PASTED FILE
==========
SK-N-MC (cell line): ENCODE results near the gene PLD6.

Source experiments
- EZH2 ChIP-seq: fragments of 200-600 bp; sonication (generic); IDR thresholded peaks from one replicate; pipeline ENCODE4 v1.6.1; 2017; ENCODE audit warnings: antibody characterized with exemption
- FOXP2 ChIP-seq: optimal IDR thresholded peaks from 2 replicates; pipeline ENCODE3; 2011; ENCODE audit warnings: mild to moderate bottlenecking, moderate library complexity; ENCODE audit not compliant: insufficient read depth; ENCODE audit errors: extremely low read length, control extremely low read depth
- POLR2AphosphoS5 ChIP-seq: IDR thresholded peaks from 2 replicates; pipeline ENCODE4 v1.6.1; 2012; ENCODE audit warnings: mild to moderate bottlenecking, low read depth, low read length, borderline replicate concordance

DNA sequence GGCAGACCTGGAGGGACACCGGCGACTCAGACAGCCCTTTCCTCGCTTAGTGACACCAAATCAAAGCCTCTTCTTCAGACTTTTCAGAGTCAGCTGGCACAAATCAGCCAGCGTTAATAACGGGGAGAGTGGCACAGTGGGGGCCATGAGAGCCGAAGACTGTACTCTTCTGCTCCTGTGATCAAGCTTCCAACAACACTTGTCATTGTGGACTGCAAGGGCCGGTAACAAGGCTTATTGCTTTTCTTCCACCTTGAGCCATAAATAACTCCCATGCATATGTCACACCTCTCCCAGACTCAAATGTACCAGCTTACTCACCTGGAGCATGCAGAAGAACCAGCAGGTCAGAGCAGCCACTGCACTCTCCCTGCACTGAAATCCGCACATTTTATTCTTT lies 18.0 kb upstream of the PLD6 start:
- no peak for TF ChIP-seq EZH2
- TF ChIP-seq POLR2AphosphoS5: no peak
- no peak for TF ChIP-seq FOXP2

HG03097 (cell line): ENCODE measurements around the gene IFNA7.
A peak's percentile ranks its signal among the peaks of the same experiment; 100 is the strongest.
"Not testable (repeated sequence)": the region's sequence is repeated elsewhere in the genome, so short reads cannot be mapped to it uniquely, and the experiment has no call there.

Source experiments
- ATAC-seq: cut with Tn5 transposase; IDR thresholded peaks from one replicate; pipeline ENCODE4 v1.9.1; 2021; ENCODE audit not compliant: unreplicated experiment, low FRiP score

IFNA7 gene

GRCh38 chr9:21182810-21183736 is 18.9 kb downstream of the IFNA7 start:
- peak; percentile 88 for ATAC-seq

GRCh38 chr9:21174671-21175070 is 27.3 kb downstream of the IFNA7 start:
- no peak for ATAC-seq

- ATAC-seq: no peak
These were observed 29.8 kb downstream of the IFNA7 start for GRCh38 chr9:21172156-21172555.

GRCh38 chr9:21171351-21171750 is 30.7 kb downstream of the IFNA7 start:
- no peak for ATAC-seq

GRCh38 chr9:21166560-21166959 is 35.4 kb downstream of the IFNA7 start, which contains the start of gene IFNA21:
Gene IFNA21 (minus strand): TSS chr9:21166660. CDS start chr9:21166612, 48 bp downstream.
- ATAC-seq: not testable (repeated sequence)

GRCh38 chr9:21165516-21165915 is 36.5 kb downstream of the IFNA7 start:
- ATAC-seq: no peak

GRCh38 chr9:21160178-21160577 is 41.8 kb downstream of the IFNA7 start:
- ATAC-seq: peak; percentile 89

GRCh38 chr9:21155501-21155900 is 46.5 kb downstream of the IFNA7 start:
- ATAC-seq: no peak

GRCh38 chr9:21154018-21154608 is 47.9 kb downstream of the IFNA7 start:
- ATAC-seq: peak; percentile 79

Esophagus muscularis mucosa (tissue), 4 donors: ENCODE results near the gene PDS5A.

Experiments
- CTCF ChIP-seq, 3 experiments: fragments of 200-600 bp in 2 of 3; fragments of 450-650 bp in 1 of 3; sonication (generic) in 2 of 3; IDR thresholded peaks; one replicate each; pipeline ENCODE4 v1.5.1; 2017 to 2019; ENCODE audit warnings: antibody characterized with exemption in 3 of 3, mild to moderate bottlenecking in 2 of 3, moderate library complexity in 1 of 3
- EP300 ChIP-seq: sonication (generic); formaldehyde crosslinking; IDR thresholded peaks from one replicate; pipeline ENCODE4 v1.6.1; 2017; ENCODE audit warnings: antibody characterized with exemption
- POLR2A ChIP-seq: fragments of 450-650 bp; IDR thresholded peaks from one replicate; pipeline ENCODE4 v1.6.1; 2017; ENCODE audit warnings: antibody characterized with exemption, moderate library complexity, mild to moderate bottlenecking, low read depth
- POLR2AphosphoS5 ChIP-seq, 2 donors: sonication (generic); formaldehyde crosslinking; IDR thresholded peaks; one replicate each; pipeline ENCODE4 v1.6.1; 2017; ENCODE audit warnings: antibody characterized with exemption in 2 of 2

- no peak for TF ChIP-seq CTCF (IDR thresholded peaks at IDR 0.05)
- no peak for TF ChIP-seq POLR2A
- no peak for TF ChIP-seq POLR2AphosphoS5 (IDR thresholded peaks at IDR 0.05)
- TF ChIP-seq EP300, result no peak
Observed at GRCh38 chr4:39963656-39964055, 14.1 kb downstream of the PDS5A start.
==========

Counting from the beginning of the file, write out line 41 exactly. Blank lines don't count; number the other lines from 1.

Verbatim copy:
- no peak for TF ChIP-seq CTCF (IDR thresholded peaks at IDR 0.05)